By Mirwais Harooni and Hamid Shalizi
KABUL, March 28 (Reuters) - Taliban gunmen stormed a Kabul guesthouse used by a U.S.-based aid group on Friday and were holding at least four foreigners hostage, in an attack which comes eight days before Afghanistan holds a presidential election.
Kabul is already on high alert and people across the country are on edge ahead of the April 5 vote, which the Taliban have denounced as a Western-backed sham and vowed to disrupt.
A Reuters witness saw about 20 people who appeared to be non-Afghans being evacuated from the guesthouse in an upmarket residential area of Kabul, many looking frightened and shocked.
A gun battle erupted after a Taliban suicide bomber blew himself up outside the building and insurgents forced their way in. Heavy gunfire resonated in the area for hours after the initial explosion.
"The four foreigners, who are trapped inside the building, are in contact with us and they are alive and fine," Qadam Shah Shaheem, Commander of 111 Military Corps Kabul, told Reuters.
"Only two of our forces got minor injuries. One or two suicide bombers are still fighting."
Kabul police chief Mohammad Zahir said three U.S. citizens, a Peruvian, a Malaysian and one African were still inside, but the country manager of an organization using the guesthouse said only four people were trapped.
"I can confirm it was attacked and that there are only four people (inside)," said Hajji Mohammad Sharif Osmani, country manager of Roots of Peace, a U.S.-based group involved in demining and other projects in Afghanistan.
"The rest of the guys are outside."
TALIBAN ON THE ATTACK
The Taliban have ordered their fighters to go all out to disrupt the election and threatened to kill anyone who takes part.
Violence has spiralled in Afghanistan in recent weeks, with Taliban suicide bombers and gunmen attacking an election commission office in Kabul on Tuesday.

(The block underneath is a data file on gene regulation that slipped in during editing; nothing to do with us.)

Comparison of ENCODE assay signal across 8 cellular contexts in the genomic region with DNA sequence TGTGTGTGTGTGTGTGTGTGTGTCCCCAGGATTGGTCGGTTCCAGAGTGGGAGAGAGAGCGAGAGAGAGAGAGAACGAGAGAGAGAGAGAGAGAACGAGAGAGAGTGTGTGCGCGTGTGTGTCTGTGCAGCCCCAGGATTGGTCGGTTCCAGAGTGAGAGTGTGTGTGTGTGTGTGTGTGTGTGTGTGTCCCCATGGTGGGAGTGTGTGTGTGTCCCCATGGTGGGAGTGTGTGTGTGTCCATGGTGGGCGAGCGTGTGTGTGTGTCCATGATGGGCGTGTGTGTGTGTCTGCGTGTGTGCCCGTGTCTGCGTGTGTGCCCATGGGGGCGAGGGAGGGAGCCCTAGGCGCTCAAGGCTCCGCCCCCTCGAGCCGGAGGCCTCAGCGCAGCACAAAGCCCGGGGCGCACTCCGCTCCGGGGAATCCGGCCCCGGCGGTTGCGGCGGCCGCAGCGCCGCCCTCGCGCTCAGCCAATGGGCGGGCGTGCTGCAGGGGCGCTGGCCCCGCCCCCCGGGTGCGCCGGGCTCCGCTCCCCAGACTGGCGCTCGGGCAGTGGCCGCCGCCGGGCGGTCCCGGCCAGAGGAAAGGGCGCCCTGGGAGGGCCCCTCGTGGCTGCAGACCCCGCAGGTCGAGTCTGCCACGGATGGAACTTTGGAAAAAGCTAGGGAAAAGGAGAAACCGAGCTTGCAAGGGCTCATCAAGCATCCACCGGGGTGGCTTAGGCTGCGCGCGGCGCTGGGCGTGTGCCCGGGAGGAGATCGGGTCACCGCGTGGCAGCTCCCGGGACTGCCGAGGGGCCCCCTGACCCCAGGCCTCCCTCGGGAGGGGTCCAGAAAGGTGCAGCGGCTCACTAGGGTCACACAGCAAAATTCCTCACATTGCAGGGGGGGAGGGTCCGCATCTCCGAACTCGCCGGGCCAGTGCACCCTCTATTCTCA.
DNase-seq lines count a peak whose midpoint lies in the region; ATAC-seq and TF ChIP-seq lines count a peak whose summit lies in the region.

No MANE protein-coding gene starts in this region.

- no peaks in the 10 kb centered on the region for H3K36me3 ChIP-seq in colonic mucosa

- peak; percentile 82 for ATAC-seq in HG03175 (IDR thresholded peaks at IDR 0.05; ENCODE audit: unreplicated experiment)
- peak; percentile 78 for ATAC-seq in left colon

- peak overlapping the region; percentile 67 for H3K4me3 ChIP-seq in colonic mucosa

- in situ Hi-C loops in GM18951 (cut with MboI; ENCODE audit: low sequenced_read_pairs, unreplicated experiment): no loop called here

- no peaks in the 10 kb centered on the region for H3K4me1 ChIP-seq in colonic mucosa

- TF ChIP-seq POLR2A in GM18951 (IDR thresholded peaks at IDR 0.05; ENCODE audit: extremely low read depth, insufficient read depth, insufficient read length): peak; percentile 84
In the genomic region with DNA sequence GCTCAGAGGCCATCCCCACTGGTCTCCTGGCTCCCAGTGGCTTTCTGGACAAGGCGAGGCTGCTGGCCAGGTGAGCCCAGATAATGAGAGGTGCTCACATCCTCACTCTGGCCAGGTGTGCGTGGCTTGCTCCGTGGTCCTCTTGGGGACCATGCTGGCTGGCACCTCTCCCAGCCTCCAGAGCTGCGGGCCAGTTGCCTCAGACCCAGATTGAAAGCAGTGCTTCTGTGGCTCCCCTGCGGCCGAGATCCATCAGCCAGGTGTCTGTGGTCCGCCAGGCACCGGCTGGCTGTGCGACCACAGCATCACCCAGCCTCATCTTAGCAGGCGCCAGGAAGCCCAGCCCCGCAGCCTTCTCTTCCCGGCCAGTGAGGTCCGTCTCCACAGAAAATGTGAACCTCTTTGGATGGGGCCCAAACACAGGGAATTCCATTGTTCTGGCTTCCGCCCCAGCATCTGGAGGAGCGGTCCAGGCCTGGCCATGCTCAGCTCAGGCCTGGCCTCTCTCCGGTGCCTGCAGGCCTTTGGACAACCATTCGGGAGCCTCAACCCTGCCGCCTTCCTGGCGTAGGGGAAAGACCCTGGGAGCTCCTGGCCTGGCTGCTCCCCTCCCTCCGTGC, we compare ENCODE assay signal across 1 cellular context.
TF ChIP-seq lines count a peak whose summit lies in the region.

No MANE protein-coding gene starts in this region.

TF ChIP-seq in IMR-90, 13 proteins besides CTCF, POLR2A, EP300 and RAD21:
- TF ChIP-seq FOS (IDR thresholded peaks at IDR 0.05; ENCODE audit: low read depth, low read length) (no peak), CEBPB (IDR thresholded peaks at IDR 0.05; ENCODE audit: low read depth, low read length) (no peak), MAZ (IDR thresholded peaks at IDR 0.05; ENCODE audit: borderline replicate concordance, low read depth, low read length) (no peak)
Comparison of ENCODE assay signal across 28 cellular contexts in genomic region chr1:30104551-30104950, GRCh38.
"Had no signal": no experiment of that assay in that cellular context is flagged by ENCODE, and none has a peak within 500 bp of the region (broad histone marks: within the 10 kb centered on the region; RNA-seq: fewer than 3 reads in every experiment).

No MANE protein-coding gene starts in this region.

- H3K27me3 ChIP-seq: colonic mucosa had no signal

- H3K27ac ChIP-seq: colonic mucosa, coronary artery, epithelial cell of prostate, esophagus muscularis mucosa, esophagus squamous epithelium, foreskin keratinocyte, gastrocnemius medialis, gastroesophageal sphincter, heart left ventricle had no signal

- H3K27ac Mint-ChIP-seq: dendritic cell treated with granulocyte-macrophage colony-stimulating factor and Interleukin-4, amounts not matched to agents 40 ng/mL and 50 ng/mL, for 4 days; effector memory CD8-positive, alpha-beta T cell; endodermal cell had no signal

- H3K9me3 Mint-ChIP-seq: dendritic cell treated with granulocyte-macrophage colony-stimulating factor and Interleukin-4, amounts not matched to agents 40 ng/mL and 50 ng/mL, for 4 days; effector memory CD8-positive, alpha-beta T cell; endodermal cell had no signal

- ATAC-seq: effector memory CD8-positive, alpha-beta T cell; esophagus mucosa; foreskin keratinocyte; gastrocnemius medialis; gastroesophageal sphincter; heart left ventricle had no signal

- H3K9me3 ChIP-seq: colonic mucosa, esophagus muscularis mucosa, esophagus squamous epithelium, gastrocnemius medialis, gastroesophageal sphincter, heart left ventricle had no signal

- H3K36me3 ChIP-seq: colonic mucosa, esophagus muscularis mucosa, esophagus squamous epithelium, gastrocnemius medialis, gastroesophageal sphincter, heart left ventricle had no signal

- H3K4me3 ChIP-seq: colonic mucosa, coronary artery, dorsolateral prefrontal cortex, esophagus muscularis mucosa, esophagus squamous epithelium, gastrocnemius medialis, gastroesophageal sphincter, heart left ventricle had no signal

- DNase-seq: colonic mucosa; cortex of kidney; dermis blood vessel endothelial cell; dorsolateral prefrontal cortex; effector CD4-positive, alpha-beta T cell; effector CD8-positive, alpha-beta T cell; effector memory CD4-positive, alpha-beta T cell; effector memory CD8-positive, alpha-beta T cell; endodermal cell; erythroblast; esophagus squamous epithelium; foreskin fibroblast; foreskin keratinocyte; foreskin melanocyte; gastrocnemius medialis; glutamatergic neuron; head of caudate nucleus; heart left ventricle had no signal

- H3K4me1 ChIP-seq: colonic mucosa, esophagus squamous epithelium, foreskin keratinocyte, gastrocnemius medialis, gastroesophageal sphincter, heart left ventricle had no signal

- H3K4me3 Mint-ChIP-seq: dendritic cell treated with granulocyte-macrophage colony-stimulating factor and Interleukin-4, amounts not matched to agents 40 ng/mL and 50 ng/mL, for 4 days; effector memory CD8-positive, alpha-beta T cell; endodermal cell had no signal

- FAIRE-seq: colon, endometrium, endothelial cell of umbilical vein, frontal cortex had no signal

Last week, nine people including an AFP journalist and an election observer were killed in an attack on a highly fortified hotel in Kabul.
A senior police official said one attacker in Friday's raid was still resisting, with 18 foreigners, including children, having been evacuated and taken to a safe house.
Deputy interior minister, General Ayoub Salangi, told Reuters that at least one Australian citizen was among those rescued, but the nationalities of the others were not clear.
A senior police official said the target appeared to be a USAID-funded Afghan non-governmental organization.
The Taliban immediately claimed responsibility, saying in a statement the target was a foreign guesthouse and a church.
Reuters television footage showed Afghan forces sealing off the street in the south of the capital and military convoys rushing to secure the area.
The nation of 30 million is holding an election to choose a successor to outgoing President Hamid Karzai.
It will be a major test for foreign donors hesitant about bankrolling the government after the bulk of NATO troops stationed in Afghanistan withdraw this year. (Writing by Maria Golovnina; Additional reporting by Jessica Donati; Editing by Mike Collett-White)